President Obama in Philly: “Criminal Injustice”

Filed under: News by Contributor @ July 15, 2015


In a keynote address to the NAACP National Convention meeting yesterday in Philadelphia, President Obama strongly argued that mandatory criminal sentences for nonviolent drug offenders should be reduced or abolished all together, and that generally the system passing as “criminal justice” in the United States does not live up to that billing.

During the speech, the President unveiled a reform effort to systematically review conditions in U.S. prisons, including the oft-maligned practice of solitary confinement.  He also announced that he had granted federal pardons to 46 non-violent federal drug offenders and that he would become the first sitting United States President to visit a federal prison.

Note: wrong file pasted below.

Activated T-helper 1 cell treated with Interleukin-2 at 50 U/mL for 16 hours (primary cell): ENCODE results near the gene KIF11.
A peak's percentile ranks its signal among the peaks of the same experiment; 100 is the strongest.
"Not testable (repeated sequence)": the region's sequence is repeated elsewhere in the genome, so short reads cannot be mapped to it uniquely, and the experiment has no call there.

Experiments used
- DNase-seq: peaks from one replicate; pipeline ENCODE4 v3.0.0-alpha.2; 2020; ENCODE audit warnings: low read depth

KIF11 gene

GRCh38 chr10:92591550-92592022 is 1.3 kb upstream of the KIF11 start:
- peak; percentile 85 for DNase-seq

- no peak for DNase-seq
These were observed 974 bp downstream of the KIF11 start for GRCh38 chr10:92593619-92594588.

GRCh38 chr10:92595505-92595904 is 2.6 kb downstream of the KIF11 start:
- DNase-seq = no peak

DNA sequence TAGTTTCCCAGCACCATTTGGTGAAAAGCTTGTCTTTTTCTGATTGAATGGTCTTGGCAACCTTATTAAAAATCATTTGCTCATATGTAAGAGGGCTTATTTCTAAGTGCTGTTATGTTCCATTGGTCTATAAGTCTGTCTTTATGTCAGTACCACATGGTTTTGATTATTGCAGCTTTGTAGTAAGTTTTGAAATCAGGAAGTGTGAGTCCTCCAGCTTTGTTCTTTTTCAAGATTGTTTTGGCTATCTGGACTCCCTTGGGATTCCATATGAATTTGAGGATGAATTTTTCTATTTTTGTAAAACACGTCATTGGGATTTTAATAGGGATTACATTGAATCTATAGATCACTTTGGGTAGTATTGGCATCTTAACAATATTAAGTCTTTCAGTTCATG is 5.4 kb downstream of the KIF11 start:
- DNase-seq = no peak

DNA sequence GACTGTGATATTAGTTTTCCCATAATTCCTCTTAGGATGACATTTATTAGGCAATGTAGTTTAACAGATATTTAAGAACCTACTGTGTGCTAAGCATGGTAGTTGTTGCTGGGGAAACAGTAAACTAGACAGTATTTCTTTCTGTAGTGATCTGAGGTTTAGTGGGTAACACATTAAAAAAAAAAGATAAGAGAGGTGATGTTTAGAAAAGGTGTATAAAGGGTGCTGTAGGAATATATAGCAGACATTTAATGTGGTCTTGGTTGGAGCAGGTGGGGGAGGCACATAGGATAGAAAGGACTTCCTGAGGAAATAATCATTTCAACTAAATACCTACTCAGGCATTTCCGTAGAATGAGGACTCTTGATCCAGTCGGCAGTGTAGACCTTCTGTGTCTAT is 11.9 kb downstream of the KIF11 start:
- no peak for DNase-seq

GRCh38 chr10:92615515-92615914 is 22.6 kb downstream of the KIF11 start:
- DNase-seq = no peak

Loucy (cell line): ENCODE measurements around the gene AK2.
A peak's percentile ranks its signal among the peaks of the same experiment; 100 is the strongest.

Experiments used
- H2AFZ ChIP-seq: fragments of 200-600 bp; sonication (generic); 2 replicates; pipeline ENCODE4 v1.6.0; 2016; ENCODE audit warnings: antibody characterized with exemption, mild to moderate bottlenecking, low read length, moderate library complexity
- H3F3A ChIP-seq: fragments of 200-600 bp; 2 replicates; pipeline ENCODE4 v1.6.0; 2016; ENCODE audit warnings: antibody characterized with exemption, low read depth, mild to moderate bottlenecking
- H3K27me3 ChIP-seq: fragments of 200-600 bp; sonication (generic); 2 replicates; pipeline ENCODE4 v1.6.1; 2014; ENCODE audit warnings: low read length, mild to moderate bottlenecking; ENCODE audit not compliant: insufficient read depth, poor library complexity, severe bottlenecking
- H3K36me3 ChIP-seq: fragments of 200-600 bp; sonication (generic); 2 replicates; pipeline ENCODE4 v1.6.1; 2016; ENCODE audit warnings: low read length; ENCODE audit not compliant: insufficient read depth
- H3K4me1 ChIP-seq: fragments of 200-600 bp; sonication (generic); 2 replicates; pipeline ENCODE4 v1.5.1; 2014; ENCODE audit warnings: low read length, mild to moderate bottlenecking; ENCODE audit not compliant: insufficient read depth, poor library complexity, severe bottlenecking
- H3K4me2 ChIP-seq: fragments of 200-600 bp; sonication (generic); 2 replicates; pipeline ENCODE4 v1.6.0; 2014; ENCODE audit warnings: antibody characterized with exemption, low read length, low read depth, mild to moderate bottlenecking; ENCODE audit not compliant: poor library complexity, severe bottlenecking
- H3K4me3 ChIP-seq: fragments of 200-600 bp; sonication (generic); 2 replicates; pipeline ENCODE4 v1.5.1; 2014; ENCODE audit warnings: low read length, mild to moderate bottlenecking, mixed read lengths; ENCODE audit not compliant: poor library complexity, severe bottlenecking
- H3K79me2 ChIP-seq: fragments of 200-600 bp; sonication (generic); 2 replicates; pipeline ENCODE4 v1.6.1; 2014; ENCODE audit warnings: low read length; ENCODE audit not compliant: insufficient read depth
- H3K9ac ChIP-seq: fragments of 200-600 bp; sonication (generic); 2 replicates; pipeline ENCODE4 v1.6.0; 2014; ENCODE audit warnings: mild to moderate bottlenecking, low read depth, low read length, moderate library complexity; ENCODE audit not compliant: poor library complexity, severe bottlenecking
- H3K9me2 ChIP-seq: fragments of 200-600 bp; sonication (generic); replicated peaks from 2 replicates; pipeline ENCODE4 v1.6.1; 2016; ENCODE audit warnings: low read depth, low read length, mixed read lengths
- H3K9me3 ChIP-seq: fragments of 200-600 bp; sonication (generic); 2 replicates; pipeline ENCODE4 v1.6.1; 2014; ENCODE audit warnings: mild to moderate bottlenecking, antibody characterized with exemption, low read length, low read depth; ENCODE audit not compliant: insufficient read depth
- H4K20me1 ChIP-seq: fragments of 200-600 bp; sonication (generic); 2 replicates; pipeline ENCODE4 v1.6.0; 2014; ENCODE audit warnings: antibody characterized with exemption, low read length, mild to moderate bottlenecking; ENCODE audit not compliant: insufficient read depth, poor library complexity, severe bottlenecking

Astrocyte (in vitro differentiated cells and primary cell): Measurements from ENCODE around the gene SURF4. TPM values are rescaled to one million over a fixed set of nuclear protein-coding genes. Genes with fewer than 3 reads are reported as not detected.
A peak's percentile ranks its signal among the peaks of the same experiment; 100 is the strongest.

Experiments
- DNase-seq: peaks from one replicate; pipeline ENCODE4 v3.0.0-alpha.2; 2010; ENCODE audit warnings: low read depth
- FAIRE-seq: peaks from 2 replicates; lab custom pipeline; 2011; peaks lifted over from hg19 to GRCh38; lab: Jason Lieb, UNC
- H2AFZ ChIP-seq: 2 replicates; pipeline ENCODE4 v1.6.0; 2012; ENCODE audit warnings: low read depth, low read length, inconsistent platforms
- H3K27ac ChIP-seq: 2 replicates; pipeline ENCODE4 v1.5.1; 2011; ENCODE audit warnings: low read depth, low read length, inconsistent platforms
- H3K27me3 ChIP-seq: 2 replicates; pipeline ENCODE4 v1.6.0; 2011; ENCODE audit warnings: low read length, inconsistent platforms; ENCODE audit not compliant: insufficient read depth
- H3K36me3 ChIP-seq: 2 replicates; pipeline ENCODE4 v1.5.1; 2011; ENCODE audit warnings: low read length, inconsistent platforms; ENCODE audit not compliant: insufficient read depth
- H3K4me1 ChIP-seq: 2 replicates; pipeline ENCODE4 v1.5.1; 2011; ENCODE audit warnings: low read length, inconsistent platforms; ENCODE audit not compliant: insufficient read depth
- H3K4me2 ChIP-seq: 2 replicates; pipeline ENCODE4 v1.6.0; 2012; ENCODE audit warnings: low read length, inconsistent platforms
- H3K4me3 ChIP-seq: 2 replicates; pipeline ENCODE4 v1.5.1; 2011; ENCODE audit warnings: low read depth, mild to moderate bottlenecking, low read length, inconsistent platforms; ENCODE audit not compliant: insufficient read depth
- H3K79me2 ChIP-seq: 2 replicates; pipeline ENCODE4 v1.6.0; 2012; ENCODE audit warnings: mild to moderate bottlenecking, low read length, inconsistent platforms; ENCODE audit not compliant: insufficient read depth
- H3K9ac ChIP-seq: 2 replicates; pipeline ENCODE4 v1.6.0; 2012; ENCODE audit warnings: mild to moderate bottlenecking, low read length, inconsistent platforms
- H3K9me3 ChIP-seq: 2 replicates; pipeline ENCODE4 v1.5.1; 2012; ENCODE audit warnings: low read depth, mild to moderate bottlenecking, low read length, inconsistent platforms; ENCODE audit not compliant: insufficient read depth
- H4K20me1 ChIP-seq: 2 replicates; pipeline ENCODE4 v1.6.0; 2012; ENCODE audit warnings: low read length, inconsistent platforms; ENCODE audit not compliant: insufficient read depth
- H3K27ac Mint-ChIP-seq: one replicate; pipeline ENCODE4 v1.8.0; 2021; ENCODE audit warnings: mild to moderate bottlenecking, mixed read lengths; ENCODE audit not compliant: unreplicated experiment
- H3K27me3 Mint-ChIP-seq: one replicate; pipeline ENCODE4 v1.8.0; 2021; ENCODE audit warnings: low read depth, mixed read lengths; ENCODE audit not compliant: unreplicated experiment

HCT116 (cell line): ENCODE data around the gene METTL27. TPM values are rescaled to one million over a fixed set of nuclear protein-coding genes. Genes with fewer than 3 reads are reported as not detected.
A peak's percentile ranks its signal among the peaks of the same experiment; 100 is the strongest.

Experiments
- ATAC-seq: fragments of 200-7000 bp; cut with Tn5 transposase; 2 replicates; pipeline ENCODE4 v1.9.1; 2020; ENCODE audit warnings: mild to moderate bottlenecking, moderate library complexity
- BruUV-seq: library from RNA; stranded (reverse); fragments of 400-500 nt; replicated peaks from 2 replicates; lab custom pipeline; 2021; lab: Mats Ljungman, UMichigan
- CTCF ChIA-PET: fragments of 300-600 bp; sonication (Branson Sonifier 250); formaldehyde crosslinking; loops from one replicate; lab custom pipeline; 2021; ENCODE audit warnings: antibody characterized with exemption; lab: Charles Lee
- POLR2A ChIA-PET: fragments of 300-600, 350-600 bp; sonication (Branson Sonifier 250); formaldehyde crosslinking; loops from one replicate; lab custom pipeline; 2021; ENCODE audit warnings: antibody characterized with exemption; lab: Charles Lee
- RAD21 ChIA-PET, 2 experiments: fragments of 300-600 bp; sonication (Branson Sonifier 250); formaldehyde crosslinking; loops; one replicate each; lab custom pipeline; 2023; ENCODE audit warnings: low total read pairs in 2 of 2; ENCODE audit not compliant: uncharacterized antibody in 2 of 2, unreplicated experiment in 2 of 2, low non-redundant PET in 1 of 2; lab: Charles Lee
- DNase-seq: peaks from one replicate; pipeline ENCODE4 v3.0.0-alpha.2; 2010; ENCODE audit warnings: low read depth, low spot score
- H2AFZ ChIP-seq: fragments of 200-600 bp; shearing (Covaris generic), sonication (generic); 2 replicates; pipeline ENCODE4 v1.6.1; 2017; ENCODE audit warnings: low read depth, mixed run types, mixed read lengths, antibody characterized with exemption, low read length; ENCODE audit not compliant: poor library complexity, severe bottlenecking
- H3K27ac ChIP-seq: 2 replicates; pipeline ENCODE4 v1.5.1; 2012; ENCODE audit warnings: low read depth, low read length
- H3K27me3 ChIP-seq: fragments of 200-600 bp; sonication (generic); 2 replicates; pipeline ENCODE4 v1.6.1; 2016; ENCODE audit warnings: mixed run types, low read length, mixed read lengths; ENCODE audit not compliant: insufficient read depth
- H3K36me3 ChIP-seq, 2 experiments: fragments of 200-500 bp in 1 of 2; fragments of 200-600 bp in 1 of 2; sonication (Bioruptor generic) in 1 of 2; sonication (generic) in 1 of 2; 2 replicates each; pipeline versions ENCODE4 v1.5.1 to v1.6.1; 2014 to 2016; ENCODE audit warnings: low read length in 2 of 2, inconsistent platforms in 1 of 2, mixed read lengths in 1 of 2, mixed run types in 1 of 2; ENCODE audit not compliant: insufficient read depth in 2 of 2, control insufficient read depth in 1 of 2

Stating that many in the minority community have “no room for error,” President Obama remarked that radical change is necessary from a racial justice standpoint.

The racial disparity in criminal prosecution and sentencing locally is especially startling.  9% of Montgomery County residents self-identify as black, yet blacks make up 44% of the Montgomery County Correctional Facility population.  In Bucks County, 4% identify as black, but make up 21% of the prison population.

As NAACP Co-Founder W.E. DuBois once stated, “the cost of liberty is less than the price of repression.”

What do you think about the President’s remarks? Please consider posting your comments below. See the whole speech here from C-SPAN.

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